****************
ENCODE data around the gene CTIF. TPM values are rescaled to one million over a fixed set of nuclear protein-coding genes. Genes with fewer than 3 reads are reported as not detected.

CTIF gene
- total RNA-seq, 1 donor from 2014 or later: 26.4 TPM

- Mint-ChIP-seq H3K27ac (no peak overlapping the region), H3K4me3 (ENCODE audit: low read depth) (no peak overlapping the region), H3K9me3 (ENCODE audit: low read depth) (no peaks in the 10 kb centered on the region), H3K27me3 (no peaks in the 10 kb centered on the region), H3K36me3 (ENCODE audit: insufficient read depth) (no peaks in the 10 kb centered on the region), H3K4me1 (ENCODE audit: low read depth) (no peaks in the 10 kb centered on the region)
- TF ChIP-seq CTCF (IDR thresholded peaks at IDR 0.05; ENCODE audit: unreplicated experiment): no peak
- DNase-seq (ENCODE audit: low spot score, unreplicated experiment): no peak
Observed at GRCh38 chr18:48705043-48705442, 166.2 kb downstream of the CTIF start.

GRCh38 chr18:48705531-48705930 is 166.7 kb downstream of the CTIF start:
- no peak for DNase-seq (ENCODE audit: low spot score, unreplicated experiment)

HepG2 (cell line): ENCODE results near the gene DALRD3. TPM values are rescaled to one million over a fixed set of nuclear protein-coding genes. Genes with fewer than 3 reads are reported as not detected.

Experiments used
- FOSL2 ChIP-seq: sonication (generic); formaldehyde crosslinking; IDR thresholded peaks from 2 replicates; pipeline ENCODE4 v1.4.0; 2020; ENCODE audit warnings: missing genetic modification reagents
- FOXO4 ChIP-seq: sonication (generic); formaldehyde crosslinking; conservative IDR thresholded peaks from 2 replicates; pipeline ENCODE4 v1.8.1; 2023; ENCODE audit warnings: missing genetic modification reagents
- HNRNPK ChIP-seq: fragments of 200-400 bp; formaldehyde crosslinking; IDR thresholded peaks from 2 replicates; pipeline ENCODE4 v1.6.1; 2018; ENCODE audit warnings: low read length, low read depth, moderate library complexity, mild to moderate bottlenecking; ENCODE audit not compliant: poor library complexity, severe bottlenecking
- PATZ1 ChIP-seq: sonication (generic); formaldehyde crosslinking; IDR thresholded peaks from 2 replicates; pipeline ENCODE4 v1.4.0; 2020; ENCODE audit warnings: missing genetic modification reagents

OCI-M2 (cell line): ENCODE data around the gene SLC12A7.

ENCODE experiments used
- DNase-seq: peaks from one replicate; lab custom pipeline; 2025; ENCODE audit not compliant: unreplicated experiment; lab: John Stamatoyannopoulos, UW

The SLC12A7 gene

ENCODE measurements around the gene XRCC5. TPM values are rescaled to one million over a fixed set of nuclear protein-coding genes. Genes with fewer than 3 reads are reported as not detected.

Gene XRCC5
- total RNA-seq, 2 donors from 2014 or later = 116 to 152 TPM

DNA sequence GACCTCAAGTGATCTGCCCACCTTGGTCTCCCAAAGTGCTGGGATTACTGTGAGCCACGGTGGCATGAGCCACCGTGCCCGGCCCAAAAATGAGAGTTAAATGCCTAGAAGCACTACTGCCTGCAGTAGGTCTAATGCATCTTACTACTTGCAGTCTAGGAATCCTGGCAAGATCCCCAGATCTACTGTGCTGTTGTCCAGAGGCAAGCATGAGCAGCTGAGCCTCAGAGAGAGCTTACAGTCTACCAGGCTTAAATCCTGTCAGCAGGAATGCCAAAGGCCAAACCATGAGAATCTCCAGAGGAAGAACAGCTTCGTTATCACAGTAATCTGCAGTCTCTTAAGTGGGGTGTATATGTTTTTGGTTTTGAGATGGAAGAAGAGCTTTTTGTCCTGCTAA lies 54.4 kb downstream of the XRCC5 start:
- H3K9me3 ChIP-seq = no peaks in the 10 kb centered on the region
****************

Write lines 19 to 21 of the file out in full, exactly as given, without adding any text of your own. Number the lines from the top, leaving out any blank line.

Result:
The SLC12A7 gene

ENCODE measurements around the gene XRCC5. TPM values are rescaled to one million over a fixed set of nuclear protein-coding genes. Genes with fewer than 3 reads are reported as not detected.

Gene XRCC5